11:10 Alvarez Jose Manuel
Title: Counterfactual reasoning for fair ranking algorithms in screening processes
Today algorithms are increasingly being used for automated decision making (ADM) processes. Along with the gains from efficient, scalable, and consistent decision making, however, comes the risk of bias perpetuation as these algorithms have repeatedly been shown not to be immune to the prejudices of the societies that train them. My PhD focuses on developing techniques for detecting bias in the data used for training ADMs as well as the data generated by ADMs using causal discovery, inference, and reasoning. I am interested in screening processes where an algorithm helps a human decision maker (or augmented ADM) by providing a final ranking of candidates for her to choose from. Here, the human is faced with a problem of delegation: to what extent does she trust the algorithm’s ranking? Under this context, I wish to explore this screening process and its components from the perspective of counterfactual fairness. Counterfactual reasoning comes down to answering the question what if for a given candidate, which can be seen in practice as a matching problem between similar candidates within the same list of applicants or between similar hypothetical versions of the same candidate. And thus, counterfactual fairness centers around checking whether similar candidates are treated the same by the algorithm. Here, however, the meaning of similarity is contentious. On one hand, counterfactual reasoning has become a useful tool for examining fairness through its convenient ways of exploiting similarities across candidates, while, on the other one, it has been heavily criticized for reducing complex questions such as gender or racial discrimination to mere “what if” statements that ignore the social meanings behind these labels. The goal of my PhD is to try to bridge these two camps by finding new methods for reweighting the value of the candidates’ signals, which are used for determining the ranking, based on some preconceived notion of intergenerational justice. For this, I plan to explore notions of cumulative (un)fairness and welfare dynamics, signaling games from information economics, and EU discrimination law for algorithmic decision making. The end goal is to develop causal methods for detecting bias in data for and from ADMs that are both useful (as in deployable) and robust to dealing with the non-trivialities that come with working with protected attributes such as gender or race.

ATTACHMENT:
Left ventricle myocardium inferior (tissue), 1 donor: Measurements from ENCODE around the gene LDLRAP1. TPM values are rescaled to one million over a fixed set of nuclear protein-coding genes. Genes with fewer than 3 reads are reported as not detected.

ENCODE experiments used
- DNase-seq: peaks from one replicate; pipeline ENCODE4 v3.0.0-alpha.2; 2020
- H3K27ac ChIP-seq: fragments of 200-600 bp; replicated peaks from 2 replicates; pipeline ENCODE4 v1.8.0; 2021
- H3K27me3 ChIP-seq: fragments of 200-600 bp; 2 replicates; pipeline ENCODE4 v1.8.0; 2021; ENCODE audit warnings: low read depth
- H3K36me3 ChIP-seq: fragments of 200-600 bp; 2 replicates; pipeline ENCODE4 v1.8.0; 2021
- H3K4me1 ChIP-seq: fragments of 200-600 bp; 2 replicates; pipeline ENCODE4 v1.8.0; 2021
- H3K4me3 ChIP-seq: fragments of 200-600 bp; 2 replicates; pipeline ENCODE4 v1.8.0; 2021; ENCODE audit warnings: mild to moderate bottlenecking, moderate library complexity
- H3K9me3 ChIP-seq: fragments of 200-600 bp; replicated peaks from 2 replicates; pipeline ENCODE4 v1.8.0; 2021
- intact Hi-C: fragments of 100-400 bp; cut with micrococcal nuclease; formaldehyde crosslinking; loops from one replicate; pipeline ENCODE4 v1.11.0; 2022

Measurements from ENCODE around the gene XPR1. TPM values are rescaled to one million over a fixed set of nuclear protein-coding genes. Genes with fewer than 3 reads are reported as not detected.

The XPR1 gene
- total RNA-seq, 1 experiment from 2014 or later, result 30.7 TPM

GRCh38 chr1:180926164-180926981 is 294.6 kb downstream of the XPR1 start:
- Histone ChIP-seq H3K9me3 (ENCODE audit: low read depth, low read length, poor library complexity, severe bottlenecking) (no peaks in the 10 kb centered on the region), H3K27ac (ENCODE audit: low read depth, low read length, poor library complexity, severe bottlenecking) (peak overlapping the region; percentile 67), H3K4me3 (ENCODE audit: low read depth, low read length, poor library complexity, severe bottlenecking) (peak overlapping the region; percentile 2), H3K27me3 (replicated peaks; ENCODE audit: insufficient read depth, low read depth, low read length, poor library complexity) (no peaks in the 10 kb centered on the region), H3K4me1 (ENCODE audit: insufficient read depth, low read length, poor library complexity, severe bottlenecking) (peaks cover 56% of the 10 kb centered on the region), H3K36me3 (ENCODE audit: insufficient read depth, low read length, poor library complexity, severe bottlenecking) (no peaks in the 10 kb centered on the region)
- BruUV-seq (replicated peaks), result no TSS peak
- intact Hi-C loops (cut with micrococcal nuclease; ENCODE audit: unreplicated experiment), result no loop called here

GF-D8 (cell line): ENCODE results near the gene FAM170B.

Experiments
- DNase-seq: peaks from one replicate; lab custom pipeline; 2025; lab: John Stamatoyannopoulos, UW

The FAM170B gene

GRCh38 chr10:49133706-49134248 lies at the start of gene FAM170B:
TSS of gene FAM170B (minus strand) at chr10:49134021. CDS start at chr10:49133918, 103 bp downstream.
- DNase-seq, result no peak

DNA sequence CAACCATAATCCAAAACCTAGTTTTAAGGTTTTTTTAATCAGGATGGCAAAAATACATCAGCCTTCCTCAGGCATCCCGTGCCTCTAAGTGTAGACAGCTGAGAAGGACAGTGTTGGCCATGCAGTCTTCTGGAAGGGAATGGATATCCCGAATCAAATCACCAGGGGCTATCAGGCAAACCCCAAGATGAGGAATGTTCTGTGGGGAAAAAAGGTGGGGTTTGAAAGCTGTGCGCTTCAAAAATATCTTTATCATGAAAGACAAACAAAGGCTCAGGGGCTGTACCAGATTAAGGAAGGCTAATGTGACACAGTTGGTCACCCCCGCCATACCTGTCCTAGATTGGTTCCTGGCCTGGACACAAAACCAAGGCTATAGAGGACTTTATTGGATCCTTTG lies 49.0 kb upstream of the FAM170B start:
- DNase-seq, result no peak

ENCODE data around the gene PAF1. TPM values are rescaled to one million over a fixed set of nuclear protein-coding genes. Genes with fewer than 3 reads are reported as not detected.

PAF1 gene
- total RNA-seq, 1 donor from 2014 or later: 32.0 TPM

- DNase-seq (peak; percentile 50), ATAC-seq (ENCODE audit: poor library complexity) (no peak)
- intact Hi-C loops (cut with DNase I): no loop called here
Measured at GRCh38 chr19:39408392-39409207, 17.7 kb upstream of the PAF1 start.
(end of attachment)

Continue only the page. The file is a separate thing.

11:30 Andreani Mila
Title: Forecasting dynamic quantiles via Random Forests and mixed-frequency data
Quantile regression is a powerful technique that allows to model the conditional distribution of the response variable instead of only the expected value, as in the standard linear regression. In the machine learning field, Random Forests are one of the most used algorithms to perform quantile regression. However, when data are related to dynamic observations, such as time series, this model does not allow to compute quantiles in a dynamic framework. Moreover, in many time series datasets, such as in the economics and finance fields, variables are collected at different frequencies, and cannot be directly handled by the algorithm. Therefore, the aim of the proposed methodology is twofold: firstly, the issue of temporal dynamics in time series is addressed by developing the new model Dynamic Quantile Regression Forest. This model estimates the conditional quantile by considering the evolution of the quantile over time among other covariates. Secondly, an innovative approach based on the Mixed Data Sampling model is proposed to include mixed-frequency data in the Random Forests algorithm. The aim is to forecast conditional quantiles by exploiting the additional information coming from low-frequency variables.


12:10 Nardi Mirko
Title: Decentralized and resource efficient machine learning methods at Edge of the Internet
Modern AI has become a breakthrough in a wider variety of fields than ever before, and machine learning comprises a huge part of this revolution. This is mainly due to the spread of connected devices and the resulting availability of huge amount of data, which make up the fuel of these modern techniques. At the same time, the data collection process on which centralized ML solutions are based is getting more and more problematic. On the one hand there are privacy issues on data generated at the edge of the Internet, i.e. users and Industry 4.0 factories might not be willing to share their data with third parties. On the other hand, there are technological challenges triggered by the exponential growth of the number of devices at the edge that will further accelerate the rate at which data is being generated. Therefore, it is of paramount importance to design new solutions for extracting knowledge from data within such complex and intrinsically distributed scenarios. Distributed/decentralized ML executed at the edge represents one of the most promising approaches capable of addressing the issues that afflict centralized solutions. The aim of my research project is to deal with some of the open challenges involving the intersection of machine learning, networking and distributed computing. This area is very likely to become crucial in the current technological trend.

12:30 Tacchi Jack
Title: The sentiment of social ties in OSNs: The sentiment of ego network structures and its impact on patterns of information diffusion